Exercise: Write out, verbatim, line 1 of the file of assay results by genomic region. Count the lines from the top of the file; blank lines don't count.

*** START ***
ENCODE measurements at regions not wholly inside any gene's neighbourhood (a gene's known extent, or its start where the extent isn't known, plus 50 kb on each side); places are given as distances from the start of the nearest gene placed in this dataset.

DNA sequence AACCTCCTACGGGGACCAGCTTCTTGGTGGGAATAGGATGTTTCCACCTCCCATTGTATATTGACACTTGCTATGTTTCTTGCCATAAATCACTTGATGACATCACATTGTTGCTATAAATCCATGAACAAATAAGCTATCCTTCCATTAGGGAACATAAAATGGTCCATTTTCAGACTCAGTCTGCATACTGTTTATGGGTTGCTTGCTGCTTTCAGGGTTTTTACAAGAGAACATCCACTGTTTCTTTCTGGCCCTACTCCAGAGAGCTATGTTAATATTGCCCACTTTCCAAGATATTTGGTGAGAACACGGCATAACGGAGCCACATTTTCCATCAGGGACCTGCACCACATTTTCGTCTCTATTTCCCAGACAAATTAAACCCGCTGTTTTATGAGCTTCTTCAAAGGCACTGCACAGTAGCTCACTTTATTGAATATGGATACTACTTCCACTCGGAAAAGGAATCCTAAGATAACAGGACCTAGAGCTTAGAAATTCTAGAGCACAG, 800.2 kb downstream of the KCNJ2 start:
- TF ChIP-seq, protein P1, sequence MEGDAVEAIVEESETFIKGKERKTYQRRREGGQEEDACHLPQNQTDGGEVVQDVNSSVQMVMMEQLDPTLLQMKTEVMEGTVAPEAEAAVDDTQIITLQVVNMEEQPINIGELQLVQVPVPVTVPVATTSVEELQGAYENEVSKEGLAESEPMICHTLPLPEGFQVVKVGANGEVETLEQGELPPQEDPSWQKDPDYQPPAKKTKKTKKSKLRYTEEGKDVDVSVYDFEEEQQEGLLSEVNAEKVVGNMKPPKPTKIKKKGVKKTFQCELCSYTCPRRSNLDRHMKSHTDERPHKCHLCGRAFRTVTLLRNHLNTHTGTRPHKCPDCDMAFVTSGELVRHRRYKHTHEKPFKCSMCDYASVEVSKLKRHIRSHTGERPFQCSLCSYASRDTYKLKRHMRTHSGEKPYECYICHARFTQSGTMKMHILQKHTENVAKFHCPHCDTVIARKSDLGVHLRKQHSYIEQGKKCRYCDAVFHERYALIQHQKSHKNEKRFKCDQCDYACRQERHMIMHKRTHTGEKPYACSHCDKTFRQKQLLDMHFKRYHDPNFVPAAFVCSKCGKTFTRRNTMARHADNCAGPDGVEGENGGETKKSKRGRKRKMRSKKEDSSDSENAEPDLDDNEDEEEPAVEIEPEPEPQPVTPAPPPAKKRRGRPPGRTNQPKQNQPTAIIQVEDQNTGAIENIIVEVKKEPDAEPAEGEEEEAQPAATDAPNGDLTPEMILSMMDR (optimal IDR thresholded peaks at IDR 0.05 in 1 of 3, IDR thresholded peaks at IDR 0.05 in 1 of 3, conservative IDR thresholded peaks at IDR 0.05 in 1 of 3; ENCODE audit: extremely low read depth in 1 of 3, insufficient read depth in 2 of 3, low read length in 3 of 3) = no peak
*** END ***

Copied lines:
ENCODE measurements at regions not wholly inside any gene's neighbourhood (a gene's known extent, or its start where the extent isn't known, plus 50 kb on each side); places are given as distances from the start of the nearest gene placed in this dataset.